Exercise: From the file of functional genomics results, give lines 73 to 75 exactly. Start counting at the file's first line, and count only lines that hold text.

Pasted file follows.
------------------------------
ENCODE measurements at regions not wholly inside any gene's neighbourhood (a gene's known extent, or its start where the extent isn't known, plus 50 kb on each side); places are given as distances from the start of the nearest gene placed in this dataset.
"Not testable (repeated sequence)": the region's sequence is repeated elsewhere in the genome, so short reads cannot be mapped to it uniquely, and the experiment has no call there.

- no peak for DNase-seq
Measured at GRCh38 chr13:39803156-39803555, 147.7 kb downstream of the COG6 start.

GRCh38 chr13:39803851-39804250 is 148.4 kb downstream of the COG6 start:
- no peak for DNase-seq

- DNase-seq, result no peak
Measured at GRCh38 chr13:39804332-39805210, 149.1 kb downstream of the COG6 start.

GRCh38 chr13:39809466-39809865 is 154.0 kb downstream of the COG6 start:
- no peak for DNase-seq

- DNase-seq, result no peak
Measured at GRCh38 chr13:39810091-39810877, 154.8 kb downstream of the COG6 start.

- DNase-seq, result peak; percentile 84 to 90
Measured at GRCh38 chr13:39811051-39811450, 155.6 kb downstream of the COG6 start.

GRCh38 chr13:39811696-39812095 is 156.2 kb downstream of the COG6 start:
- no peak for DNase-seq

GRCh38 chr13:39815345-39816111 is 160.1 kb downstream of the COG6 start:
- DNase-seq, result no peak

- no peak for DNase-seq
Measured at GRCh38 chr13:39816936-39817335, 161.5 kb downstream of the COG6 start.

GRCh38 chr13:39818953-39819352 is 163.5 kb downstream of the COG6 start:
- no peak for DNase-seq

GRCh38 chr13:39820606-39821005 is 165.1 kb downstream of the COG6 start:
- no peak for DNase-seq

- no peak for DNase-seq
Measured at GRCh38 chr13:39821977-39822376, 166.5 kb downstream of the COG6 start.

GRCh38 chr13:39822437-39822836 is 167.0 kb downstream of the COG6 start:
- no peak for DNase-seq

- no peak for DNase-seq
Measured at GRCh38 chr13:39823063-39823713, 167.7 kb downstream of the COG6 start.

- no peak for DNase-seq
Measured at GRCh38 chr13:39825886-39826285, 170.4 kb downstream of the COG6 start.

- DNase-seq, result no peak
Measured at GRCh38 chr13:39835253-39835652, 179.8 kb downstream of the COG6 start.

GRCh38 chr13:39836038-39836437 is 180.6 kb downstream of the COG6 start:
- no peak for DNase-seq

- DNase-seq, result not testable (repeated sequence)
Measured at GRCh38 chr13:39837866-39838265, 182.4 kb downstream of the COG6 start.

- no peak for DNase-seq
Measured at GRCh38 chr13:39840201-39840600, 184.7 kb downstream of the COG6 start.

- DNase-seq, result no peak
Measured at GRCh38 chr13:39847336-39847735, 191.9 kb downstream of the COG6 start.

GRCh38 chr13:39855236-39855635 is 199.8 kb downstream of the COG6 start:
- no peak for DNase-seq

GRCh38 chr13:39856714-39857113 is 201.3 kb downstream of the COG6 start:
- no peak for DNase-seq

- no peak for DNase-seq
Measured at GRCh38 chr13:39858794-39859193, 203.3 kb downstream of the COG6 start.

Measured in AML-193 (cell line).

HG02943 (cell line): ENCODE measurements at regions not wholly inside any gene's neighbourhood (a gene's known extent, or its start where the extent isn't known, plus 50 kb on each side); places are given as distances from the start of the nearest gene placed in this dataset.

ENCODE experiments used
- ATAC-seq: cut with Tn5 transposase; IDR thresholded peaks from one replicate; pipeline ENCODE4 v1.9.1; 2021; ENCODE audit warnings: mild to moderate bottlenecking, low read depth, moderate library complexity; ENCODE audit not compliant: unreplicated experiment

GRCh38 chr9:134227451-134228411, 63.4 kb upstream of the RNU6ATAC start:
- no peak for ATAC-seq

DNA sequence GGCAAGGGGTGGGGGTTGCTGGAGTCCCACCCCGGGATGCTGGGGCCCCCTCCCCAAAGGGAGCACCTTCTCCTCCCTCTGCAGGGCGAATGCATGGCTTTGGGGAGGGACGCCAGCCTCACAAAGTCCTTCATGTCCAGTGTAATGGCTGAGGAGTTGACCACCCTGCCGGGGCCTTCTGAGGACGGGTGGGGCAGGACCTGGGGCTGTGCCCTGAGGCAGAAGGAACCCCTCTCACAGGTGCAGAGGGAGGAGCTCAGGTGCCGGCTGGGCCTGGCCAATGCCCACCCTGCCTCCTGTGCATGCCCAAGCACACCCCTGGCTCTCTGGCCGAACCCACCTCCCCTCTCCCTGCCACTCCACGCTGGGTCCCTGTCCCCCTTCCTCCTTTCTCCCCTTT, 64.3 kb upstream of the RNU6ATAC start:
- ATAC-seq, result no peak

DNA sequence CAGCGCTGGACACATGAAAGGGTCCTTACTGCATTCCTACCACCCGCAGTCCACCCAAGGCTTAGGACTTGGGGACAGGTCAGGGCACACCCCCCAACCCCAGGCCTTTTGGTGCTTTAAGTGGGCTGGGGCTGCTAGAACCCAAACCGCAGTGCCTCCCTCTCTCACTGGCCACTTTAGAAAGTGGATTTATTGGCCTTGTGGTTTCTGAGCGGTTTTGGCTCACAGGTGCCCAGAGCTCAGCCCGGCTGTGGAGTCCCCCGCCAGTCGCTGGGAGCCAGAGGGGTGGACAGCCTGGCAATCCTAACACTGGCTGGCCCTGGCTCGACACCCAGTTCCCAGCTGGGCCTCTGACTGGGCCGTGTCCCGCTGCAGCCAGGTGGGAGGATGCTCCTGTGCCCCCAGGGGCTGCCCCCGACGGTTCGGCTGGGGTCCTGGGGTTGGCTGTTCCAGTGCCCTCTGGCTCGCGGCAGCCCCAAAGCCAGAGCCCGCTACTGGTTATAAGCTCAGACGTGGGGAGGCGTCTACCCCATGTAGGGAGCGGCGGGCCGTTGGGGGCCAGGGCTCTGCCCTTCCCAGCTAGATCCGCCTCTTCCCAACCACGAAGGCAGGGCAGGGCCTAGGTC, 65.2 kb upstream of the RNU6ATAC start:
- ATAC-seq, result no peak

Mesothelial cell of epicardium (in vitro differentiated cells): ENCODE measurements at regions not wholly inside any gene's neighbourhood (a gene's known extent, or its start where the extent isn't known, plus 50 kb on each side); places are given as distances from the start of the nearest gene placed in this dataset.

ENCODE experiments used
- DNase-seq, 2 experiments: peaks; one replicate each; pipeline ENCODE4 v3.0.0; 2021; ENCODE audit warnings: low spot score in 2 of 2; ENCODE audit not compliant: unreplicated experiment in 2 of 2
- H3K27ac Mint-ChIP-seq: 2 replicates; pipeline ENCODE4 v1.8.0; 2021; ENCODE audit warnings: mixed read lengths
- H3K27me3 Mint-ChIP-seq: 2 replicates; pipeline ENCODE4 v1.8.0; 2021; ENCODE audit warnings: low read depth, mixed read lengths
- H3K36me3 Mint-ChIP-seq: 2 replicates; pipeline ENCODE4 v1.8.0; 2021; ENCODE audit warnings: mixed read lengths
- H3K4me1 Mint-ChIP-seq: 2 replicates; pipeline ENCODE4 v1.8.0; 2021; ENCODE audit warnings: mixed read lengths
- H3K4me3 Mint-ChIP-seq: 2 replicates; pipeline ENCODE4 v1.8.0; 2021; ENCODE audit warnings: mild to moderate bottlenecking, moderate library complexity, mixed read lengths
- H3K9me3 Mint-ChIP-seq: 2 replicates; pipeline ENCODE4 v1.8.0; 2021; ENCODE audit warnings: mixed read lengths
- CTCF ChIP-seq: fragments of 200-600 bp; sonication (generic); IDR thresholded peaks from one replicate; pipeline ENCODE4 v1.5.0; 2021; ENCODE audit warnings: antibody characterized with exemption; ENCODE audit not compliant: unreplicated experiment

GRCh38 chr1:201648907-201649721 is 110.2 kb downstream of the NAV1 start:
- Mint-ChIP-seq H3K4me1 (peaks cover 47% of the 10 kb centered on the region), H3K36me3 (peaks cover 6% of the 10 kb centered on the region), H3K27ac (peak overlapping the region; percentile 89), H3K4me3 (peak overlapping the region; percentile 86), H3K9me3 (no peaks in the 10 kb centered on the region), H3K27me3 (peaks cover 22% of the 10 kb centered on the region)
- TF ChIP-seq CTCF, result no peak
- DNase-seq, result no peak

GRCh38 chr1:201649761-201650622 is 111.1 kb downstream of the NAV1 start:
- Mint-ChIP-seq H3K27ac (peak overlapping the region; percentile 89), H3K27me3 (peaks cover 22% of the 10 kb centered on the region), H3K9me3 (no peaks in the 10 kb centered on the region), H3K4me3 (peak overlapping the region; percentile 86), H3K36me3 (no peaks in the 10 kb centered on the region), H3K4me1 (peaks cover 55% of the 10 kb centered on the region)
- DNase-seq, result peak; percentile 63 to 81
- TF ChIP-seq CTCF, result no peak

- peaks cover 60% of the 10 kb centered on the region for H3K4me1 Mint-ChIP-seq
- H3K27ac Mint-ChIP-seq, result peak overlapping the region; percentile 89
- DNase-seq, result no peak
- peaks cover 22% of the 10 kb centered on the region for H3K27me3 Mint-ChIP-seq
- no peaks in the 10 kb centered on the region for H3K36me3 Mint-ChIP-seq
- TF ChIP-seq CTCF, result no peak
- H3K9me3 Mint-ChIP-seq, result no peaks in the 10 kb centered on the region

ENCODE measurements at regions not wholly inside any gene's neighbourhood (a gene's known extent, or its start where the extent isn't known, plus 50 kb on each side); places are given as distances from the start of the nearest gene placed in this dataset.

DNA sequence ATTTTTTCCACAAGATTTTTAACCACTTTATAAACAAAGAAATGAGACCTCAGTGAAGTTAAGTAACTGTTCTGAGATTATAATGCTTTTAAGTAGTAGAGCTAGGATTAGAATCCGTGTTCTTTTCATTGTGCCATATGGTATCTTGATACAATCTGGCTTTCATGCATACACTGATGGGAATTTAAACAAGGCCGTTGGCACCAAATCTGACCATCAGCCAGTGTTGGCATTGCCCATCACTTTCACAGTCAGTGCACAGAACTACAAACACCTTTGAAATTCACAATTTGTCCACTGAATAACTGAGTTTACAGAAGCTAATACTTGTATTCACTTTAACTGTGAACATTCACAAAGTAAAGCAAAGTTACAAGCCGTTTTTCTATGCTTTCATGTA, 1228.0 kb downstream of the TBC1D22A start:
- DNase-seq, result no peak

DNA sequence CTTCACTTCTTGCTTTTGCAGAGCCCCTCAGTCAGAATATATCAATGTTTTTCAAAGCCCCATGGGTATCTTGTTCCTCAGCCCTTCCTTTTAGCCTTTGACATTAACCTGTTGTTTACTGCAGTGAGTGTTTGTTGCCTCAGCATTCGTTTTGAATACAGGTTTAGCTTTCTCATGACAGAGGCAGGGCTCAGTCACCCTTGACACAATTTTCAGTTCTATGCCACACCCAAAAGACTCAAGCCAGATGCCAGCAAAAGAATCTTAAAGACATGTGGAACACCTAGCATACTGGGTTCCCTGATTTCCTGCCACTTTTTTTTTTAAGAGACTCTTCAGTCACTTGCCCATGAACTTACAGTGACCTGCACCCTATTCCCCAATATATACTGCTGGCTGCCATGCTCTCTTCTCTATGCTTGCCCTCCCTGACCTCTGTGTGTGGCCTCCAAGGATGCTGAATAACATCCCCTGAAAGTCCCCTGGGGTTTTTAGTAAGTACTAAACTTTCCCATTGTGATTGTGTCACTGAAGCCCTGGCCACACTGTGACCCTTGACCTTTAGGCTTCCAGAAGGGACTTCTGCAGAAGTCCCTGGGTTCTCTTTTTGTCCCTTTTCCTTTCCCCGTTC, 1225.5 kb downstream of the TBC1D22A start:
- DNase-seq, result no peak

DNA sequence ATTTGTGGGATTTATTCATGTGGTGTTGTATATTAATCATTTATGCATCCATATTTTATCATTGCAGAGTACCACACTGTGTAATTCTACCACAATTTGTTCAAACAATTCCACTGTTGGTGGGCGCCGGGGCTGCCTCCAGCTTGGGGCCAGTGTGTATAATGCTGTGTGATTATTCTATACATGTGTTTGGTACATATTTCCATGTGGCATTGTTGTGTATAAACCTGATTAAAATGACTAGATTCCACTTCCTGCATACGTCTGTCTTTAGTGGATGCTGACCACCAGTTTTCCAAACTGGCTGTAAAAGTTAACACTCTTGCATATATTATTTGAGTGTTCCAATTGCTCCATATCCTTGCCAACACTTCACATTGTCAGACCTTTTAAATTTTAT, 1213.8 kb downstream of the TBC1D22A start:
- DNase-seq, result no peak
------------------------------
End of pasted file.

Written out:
GRCh38 chr1:201649761-201650622 is 111.1 kb downstream of the NAV1 start:
- Mint-ChIP-seq H3K27ac (peak overlapping the region; percentile 89), H3K27me3 (peaks cover 22% of the 10 kb centered on the region), H3K9me3 (no peaks in the 10 kb centered on the region), H3K4me3 (peak overlapping the region; percentile 86), H3K36me3 (no peaks in the 10 kb centered on the region), H3K4me1 (peaks cover 55% of the 10 kb centered on the region)
- DNase-seq, result peak; percentile 63 to 81